The Consumer Financial Protection Bureau is looking to delay the implementation dates of the Qualified Mortgage and debt collection rules and will resume collecting data on home loans, credit cards and prepaid cards.
Acting CFPB Director Dave Uejio wrote in a blog post late Wednesday that the CFPB needs more time to consider rules that were implemented — but have not yet gone into effect — under the Trump administration.
“I will be assessing regulatory actions taken by the previous leadership and adjusting as necessary and appropriate those not in line with our consumer protection mission and mandate,” Uejio wrote, adding that changes include ways to “explore options for preserving the status quo with respect to QM and debt collection rules.”
In June, the CFPB extended the QM rule until April 2021, further delaying an exemption from strict underwriting guidelines given to Fannie Mae and Freddie Mac during the last financial crisis. The changes are not a surprise. Many had expected the CFPB under President Biden would move to delay the effective dates of several rulemakings started under former CFPB Director Kathy Kraninger, including two recent debt collection rules finalized in October and December.
The debt collection rules for the first time would restrict how often debt collectors can call borrowers, to seven calls per week, and would require collectors to provide detailed disclosures on old debts that have exceeded the statute of limitations.
To aid consumers and military veterans suffering financially from the coronavirus pandemic, Uejio also directed the bureau’s research division to resume collecting Home Mortgage Disclosure Act data that had Kraninger put on hold in March. The CFPB originally required quarterly HMDA reporting to understand when markets are under stress or in flux and some experts saw the suspension of quarterly data collection as a mistake.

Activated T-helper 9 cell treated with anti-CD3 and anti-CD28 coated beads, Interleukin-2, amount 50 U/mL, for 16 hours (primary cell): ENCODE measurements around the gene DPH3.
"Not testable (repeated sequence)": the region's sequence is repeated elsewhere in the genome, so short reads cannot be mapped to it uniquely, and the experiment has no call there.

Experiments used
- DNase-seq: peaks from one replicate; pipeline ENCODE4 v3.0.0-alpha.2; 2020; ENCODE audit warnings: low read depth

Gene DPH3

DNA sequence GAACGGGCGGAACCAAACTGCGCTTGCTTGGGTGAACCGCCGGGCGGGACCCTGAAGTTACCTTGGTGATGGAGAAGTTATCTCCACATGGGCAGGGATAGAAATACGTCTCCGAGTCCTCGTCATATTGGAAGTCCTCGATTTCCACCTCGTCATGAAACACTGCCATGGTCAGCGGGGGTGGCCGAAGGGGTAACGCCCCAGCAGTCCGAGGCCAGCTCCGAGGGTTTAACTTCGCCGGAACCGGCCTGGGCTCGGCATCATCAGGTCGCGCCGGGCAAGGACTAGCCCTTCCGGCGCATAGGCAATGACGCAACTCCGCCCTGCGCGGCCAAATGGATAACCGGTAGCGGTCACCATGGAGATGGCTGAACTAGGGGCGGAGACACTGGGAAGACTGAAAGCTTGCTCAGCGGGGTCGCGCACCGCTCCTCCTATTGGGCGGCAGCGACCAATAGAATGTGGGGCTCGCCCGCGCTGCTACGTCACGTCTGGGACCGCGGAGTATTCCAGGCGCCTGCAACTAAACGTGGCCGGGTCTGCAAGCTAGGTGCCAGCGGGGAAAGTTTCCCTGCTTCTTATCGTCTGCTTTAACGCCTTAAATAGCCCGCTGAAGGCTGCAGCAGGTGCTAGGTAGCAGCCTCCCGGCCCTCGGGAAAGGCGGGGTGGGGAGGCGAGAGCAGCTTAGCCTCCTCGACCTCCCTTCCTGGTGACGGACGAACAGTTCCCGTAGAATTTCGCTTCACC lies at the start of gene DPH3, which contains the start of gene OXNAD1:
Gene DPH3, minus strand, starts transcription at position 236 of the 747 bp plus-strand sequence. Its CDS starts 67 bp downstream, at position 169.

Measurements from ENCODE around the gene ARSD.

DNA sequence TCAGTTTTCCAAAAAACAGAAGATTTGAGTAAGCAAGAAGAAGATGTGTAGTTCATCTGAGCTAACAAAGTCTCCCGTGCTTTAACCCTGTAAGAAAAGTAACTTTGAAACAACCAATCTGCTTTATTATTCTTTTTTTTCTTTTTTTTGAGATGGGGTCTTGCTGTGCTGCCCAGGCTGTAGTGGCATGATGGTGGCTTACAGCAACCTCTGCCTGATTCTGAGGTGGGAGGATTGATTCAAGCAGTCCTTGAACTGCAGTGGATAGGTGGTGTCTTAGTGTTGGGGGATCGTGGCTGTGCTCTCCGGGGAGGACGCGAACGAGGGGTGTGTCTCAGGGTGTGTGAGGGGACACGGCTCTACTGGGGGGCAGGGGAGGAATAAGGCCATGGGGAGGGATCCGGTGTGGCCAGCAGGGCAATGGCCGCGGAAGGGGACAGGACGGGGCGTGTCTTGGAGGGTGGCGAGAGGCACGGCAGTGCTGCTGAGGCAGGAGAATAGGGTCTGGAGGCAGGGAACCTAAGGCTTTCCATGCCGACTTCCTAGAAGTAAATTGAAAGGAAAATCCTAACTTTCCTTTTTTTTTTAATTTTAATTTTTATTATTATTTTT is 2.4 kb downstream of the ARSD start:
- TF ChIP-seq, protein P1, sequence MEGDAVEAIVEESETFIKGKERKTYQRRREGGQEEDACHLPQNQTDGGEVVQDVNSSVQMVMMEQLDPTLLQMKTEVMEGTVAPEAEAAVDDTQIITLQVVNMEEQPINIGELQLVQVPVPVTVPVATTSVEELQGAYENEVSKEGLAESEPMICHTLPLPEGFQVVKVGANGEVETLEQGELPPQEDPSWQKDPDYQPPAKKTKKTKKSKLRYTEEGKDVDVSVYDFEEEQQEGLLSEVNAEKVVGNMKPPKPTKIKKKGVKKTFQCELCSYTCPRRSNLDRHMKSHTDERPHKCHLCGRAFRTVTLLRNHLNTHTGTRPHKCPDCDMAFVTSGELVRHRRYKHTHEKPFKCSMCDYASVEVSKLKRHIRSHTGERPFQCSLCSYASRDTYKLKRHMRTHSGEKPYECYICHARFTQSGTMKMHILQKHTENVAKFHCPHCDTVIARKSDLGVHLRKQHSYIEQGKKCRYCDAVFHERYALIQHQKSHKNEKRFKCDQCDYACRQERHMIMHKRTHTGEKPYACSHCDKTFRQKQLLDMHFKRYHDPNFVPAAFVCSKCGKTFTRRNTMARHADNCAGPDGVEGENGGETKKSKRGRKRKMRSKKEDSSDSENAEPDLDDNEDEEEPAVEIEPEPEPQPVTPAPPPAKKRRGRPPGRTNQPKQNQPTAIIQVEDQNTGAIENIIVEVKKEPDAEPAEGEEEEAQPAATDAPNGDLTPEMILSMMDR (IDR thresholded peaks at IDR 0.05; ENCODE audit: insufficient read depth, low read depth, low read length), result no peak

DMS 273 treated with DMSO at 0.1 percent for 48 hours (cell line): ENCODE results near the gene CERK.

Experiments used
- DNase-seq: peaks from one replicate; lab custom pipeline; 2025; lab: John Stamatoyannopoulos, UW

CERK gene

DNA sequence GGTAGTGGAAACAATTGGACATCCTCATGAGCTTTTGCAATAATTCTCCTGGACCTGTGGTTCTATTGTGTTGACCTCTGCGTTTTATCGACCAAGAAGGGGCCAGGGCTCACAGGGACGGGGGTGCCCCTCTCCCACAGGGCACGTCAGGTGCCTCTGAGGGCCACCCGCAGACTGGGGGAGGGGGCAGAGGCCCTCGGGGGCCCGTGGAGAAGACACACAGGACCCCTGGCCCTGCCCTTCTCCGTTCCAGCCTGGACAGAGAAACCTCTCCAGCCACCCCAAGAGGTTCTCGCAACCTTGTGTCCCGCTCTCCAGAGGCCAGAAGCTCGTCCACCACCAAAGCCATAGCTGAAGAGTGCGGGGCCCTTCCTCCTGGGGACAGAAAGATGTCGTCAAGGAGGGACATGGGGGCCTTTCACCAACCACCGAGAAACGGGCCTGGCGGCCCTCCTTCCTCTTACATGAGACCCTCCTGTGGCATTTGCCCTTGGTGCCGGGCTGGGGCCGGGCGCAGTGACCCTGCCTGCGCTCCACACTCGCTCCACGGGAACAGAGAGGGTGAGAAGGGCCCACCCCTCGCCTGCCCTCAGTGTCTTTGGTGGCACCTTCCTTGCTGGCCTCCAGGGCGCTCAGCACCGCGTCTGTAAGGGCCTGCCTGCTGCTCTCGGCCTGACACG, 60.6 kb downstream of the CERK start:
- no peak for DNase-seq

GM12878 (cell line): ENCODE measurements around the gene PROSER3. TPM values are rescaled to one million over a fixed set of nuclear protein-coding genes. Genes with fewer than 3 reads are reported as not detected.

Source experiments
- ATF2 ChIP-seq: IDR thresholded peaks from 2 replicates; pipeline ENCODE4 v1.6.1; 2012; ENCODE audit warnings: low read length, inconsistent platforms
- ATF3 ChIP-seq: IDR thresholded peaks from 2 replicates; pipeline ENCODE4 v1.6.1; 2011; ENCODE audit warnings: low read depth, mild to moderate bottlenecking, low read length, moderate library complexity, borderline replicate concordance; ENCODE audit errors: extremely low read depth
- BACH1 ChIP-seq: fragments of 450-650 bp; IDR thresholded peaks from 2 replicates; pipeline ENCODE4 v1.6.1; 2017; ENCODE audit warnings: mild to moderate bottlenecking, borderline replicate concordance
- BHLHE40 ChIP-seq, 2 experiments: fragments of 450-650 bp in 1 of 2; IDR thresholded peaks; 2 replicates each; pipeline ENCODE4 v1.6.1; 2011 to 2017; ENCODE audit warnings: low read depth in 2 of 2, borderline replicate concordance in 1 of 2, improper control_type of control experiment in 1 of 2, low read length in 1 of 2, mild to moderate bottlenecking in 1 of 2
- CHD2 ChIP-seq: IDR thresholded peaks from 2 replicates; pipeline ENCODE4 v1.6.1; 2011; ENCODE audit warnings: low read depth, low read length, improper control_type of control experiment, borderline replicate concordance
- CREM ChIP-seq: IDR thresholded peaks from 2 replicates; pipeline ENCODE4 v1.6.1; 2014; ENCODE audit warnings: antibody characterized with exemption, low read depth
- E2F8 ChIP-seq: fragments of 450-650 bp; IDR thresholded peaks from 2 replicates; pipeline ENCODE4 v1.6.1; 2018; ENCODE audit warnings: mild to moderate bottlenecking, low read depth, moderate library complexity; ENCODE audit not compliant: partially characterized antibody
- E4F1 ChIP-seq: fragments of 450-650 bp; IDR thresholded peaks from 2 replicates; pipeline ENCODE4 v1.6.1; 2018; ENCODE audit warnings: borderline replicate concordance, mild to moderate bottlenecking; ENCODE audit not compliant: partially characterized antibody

The CFPB said it will also resume data collection for credit cards, small-business and clean energy loans to help better understand who is receiving credit and assess how borrowers are faring during the pandemic.
Uejio made clear that he is moving quickly to implement changes even before Rohit Chopra, President Biden’s nominee to lead the agency, is confirmed. Chopra, a commissioner at the Federal Trade Commission, also has shown an interest in small-businesses’ access to credit.
“I want to make sure that we are doing all we can for the small businesses across the country that are on the brink of extinction,” Uejio wrote. “The Bureau enforces critical laws that protect small-business owners, including from harmful discrimination, in their access to and use of credit.”
Lucy Morris, a partner at Hudson Cook and former CFPB deputy enforcement director, said she “would not be surprised to see some expansive, creative approaches to small-business lending that might push the envelope of the bureau’s authority.”
The CFPB under Democratic control is expected to use all of its tools — enforcement, supervision and market monitoring — to aid consumers. The Dodd-Frank Act gave the CFPB the authority to monitor financial markets for risks by gathering information and conducting research.
The CFPB can also require financial firms to file annual or special reports or to answer specific questions in writing related. It is currently analyzing several issues related to the pandemic, including foreclosures, mobile home repossessions and landlord-tenant evictions, though it is unclear whether landlord issues fall under the CFPB’s authority.
“Our agency now faces a test on whether we can, using all the tools Dodd-Frank gave us, forestall further similar economic and social catastrophes,” Uejio wrote. “In doing so, we need to sharpen our focus on the consumer experience. We were as a nation too late and too slow to respond to the warning signs in the mortgage market just over a decade ago.”
By Kate Berry